In late 2011, Singapore was barely on my radar when it came to scalable infrastructure hosting. My team was furiously preparing to launch over a dozen e-commerce sites (with strange names like Lazada, Zalora, Zamoda, Zomi, and Zilandi) across the Asia Pacific. I decided then that Hong Kong was the best and most “logical” choice for hosting all of these Rocket properties.

Fast forward to 2020, the scene has flipped significantly, with the demand for data centers skyrocketing in Singapore, and clearly the government is on to this. According to a Business Times article, the government has put an abrupt halt on any new data centers from popping up. Their reasoning makes sense: data centers pollute through voracious consumption of power, take up precious square footage, and house the private info of millions (billions?) of users, so let’s work with industry giants on finding a more sustainable way forward.

Everyone loves Singapore 

So why is Singapore dealing with this issue only now? It’s no secret that the major players like Amazon, Microsoft and Google identified Singapore early on as the prime Southeast Asian spot to touch down and set up shop. It’s socially safe and stable, with world-class infrastructure and connectivity, and perhaps most importantly, is a global benchmark for business-friendly regulations (contrast this to what’s going on in Hong Kong recently.)

This appeal goes beyond local, and even regional. Global-juggernaut TikTok has tried to position itself as a leader in data privacy and security by storing its data in the US and Singapore. It’s become a no-brainer for global companies targeting Asia Pacific to store their production data in the country – unless as required by data sovereignty laws of their respective countries (for years, Indonesia was one of these countries, but they loosened up about a year ago.)

However, Singapore, as a tiny city-state, only has 725 sq km of (expensive!) land. In addition, its tropical climate means more energy is required to provide the right temperature and humidity-levels required by data centers. 

If Iron Mountain’s data is right, 60 data centers currently operate in Singapore, consuming a ton of power. Not that there’s a near-term shortage of cleanish power in Singapore, but at this rate, the question is how unrestrained-growth in DCs could impact the island city-state and its neighbors. Sure, natural gas is 50-60% lower in CO2 emissions than traditional coal-burning plants, but it’s not zero.  

Unstoppable demand

Each year, I hear more and more corporates giving up on operating what’s effectively an inferior in-house “AWS” and migrating to the cloud. They’re increasingly accepting that while digital and data should be a core competence, running server infrastructure does not need to be. It was probably with a huge sigh of relief that, just a year ago, Singaporean banks got the go-ahead to shift to the cloud. 

Besides, finding and keeping sufficiently capable system and network infrastructure engineers is becoming more and more difficult. So it’s no surprise that enterprise cloud adoption is going to continue skyrocketing. 

Then there’s the massive direct consumer demand for cloud storage (yep, for all those gigs of HDR photo albums and 4K videos you take with your iPhone, etc.), and the imminent roll out of 5G (imagine all the data that is collected and analysed by self-driving cars). Crypto-mining, and more nefariously crypto-jacking, will continue to take its (illegal?) share of total cloud computing energy consumption.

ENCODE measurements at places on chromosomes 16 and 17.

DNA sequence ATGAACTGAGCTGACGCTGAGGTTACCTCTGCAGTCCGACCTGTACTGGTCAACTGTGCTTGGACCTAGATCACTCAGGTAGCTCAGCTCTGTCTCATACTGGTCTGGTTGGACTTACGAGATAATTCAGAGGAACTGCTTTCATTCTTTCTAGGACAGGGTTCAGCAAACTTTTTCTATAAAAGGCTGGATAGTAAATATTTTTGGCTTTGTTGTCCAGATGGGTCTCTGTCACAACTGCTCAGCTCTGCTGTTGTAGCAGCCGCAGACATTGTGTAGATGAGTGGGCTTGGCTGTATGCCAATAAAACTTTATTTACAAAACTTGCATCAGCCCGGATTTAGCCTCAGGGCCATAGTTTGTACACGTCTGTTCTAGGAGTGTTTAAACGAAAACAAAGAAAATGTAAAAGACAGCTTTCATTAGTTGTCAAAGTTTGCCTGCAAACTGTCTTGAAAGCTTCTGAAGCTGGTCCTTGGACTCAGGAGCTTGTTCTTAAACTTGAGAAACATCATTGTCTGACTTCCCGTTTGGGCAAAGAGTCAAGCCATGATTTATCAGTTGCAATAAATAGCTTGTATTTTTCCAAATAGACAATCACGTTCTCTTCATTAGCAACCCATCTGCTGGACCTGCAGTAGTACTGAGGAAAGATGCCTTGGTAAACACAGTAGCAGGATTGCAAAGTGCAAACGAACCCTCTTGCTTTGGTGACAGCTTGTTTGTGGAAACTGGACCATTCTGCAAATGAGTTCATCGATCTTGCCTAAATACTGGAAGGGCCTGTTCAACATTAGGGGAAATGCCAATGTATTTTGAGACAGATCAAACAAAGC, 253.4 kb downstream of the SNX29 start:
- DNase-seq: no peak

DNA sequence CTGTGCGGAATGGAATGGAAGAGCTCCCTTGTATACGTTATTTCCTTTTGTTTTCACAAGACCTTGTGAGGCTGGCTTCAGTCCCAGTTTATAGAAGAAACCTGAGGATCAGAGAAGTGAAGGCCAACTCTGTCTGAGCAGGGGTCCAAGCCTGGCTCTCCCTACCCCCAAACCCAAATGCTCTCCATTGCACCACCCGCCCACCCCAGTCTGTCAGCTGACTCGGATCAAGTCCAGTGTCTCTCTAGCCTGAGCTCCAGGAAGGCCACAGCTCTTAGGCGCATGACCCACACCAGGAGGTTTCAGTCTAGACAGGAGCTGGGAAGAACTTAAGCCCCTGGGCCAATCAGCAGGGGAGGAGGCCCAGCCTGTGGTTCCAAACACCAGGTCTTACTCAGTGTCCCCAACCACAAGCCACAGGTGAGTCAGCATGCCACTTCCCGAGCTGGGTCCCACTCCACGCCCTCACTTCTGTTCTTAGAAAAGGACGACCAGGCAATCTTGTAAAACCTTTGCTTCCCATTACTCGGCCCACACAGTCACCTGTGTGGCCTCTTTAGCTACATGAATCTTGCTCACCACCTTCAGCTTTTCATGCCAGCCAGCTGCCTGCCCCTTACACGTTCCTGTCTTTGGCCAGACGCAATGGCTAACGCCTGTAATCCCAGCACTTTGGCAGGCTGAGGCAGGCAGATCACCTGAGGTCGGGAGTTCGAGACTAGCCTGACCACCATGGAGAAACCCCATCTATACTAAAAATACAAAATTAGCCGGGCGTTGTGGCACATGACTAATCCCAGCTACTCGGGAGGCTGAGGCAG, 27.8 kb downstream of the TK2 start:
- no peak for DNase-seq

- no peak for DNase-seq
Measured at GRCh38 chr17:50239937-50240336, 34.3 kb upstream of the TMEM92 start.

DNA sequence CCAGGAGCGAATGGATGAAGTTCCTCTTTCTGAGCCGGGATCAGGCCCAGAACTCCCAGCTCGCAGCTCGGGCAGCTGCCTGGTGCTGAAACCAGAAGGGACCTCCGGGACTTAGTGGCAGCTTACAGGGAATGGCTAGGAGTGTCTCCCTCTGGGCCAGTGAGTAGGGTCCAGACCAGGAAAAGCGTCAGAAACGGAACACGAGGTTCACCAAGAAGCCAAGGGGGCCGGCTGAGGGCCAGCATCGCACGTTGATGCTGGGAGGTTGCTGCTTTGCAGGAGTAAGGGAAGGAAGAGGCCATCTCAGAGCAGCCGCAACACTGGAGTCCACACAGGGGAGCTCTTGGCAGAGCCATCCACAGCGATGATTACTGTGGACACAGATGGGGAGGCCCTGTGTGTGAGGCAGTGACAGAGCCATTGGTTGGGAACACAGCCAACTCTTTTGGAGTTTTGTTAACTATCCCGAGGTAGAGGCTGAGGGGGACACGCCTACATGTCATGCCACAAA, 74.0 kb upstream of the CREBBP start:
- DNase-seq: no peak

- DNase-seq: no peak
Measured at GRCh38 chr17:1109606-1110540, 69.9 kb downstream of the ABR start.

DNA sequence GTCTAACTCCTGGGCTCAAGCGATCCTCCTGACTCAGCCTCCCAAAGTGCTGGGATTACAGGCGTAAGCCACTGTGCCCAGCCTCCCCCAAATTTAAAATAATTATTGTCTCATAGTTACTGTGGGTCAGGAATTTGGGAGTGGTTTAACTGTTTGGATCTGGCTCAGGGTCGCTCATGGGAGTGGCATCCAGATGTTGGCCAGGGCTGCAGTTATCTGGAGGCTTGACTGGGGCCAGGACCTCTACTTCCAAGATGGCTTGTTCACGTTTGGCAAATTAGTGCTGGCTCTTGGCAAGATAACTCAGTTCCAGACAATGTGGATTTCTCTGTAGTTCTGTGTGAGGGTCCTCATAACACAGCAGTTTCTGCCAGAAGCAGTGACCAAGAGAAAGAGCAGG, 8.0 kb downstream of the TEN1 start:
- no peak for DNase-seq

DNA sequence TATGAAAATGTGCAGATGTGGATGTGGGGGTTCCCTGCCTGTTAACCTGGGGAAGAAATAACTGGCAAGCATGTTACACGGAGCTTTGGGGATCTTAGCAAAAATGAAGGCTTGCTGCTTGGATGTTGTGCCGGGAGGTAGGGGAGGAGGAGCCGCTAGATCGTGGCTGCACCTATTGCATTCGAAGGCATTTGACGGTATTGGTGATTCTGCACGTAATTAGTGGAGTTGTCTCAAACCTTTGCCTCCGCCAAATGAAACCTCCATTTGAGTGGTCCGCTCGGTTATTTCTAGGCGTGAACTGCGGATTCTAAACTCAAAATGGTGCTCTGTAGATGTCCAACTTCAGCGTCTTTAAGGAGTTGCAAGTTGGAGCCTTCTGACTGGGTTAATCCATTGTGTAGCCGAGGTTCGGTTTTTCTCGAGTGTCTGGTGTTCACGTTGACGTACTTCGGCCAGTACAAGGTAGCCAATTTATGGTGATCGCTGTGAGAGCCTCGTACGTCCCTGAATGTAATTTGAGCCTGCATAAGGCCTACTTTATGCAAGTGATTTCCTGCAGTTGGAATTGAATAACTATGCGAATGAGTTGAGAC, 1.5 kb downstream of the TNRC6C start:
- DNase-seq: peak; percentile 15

Other countries in the region, especially Indonesia, are quickly becoming cloud infrastructure hotspots as big names such as Alicloud, AWS and Azure have built or are building facilities there where regulations appear to be non-existent. 

On the one hand, I hope they do it sustainably right from the start. On the other hand, as a crazy heavy user of the AWS Singapore Availability Zone, I’ve been waiting hella long for Indonesia to get proper cloud infrastructure going (sorry Alicloud). After almost a decade of launching platforms and scaling up for my Indonesia ventures and clients, we’re still in Singapore DCs along with all the cross-border, high-latency-fun that goes with it.

Although we’re seeing a few DC players in the region taking on the issue of sustainability directly, it’s been spotty. So it’s great to see Singapore taking the lead in this at the highest level, before 5G and the unstoppable inertia of digital-everything pushes data centers’ impact to unmanageable depths. 

Thanks for reading The Low Down (TLD), the blog by the team at Momentum Works. Got a different perspective or have a burning opinion to share? Let us know at [email protected].


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Sean has been designing and building enterprise and consumer internet technology platforms internationally for over two decades. As a serial entrepreneur and chief technologist originally from the US, Sean has been a significant contributor to the creation of over $6 billion in tech-venture value in the Asia-Pacific over the past 8 years. His Airbnb-style startup, Airizu, was China’s first national-scale, sharing-economy marketplace that pioneered the disruptive business model and sparked the rise of O2O throughout the region including future unicorn, Tujia. As Managing Director and CTO at Rocket Internet in China, Sean built a tech development powerhouse that launched and supported dozens of fast-scaling Internet ventures globally, including the Southeast Asia market leaders Lazada and Zalora. Sean was an EE and CS major at the University of Illinois at Urbana-Champaign.